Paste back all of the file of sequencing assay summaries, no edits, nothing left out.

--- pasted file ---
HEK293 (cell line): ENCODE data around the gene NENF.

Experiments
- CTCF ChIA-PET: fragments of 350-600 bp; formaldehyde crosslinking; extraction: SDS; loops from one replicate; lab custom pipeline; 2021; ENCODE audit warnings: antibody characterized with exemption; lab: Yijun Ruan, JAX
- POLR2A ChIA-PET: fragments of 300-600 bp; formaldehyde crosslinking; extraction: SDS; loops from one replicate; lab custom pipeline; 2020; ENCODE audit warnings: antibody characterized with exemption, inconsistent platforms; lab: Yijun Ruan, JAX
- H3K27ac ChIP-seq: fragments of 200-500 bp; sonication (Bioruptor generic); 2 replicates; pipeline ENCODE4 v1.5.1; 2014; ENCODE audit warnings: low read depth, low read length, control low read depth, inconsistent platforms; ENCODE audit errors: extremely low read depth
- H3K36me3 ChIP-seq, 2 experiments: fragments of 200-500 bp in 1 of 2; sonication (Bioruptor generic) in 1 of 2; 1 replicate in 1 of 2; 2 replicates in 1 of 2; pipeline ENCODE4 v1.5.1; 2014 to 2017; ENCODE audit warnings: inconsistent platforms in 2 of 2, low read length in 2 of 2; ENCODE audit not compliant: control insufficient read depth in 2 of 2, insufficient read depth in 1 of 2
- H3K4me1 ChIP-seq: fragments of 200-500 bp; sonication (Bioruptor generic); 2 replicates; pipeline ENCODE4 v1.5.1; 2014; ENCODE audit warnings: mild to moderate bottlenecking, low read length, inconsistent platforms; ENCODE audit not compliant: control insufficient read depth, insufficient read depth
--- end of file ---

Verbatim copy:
HEK293 (cell line): ENCODE data around the gene NENF.

Experiments
- CTCF ChIA-PET: fragments of 350-600 bp; formaldehyde crosslinking; extraction: SDS; loops from one replicate; lab custom pipeline; 2021; ENCODE audit warnings: antibody characterized with exemption; lab: Yijun Ruan, JAX
- POLR2A ChIA-PET: fragments of 300-600 bp; formaldehyde crosslinking; extraction: SDS; loops from one replicate; lab custom pipeline; 2020; ENCODE audit warnings: antibody characterized with exemption, inconsistent platforms; lab: Yijun Ruan, JAX
- H3K27ac ChIP-seq: fragments of 200-500 bp; sonication (Bioruptor generic); 2 replicates; pipeline ENCODE4 v1.5.1; 2014; ENCODE audit warnings: low read depth, low read length, control low read depth, inconsistent platforms; ENCODE audit errors: extremely low read depth
- H3K36me3 ChIP-seq, 2 experiments: fragments of 200-500 bp in 1 of 2; sonication (Bioruptor generic) in 1 of 2; 1 replicate in 1 of 2; 2 replicates in 1 of 2; pipeline ENCODE4 v1.5.1; 2014 to 2017; ENCODE audit warnings: inconsistent platforms in 2 of 2, low read length in 2 of 2; ENCODE audit not compliant: control insufficient read depth in 2 of 2, insufficient read depth in 1 of 2
- H3K4me1 ChIP-seq: fragments of 200-500 bp; sonication (Bioruptor generic); 2 replicates; pipeline ENCODE4 v1.5.1; 2014; ENCODE audit warnings: mild to moderate bottlenecking, low read length, inconsistent platforms; ENCODE audit not compliant: control insufficient read depth, insufficient read depth